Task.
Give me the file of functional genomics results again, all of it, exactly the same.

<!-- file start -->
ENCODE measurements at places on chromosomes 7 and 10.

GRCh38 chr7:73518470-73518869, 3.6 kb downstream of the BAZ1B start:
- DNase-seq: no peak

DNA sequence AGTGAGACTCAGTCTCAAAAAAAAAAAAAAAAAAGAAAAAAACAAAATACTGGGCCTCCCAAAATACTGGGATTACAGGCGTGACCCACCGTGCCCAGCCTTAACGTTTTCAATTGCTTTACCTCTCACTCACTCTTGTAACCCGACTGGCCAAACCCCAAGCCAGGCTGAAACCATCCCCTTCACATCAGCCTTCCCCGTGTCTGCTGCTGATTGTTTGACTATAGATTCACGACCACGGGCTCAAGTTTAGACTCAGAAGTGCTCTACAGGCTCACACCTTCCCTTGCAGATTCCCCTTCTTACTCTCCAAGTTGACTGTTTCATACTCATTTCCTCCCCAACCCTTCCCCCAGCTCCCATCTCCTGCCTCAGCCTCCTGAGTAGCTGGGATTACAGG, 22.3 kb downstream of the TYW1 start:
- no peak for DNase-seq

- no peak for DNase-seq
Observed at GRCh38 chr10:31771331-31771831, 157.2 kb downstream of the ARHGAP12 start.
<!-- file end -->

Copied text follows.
ENCODE measurements at places on chromosomes 7 and 10.

GRCh38 chr7:73518470-73518869, 3.6 kb downstream of the BAZ1B start:
- DNase-seq: no peak

DNA sequence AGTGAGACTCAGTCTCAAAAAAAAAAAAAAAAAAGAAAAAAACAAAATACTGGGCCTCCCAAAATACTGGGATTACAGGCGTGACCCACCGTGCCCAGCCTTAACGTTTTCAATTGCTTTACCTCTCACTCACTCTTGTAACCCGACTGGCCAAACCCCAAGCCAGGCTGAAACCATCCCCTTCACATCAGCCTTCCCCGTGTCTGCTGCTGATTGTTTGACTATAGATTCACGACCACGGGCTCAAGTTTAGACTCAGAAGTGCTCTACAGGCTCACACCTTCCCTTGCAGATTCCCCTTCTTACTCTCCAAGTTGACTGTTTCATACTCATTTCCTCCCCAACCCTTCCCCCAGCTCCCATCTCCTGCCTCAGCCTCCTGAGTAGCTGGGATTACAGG, 22.3 kb downstream of the TYW1 start:
- no peak for DNase-seq

- no peak for DNase-seq
Observed at GRCh38 chr10:31771331-31771831, 157.2 kb downstream of the ARHGAP12 start.